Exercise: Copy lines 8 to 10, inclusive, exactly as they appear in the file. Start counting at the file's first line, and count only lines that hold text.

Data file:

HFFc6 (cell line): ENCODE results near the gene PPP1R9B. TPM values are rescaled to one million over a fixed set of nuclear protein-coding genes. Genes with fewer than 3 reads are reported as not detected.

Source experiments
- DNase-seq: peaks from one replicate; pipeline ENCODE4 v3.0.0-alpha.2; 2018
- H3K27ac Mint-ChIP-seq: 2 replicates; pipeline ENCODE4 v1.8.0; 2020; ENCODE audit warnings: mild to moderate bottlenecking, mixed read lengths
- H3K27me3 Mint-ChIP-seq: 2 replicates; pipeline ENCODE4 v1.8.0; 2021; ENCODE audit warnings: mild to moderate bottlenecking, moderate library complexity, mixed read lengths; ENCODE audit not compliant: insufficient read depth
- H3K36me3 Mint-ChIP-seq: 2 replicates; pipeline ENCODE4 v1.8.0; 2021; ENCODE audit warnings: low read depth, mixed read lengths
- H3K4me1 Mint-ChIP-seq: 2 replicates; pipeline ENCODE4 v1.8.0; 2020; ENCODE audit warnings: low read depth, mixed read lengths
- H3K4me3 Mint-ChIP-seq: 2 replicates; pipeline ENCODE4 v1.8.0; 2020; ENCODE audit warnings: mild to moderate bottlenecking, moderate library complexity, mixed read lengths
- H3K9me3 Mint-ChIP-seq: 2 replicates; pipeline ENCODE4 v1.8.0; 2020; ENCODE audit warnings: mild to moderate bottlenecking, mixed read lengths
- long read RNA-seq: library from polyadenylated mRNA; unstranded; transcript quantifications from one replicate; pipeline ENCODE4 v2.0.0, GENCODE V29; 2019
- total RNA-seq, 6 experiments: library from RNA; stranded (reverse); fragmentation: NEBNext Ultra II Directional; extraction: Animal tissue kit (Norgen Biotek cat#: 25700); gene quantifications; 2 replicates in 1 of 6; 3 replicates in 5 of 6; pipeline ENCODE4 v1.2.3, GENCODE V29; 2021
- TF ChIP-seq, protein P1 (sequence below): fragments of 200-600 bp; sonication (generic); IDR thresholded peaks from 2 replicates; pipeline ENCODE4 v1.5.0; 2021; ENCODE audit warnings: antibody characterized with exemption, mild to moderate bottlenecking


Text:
- H3K4me3 Mint-ChIP-seq: 2 replicates; pipeline ENCODE4 v1.8.0; 2020; ENCODE audit warnings: mild to moderate bottlenecking, moderate library complexity, mixed read lengths
- H3K9me3 Mint-ChIP-seq: 2 replicates; pipeline ENCODE4 v1.8.0; 2020; ENCODE audit warnings: mild to moderate bottlenecking, mixed read lengths
- long read RNA-seq: library from polyadenylated mRNA; unstranded; transcript quantifications from one replicate; pipeline ENCODE4 v2.0.0, GENCODE V29; 2019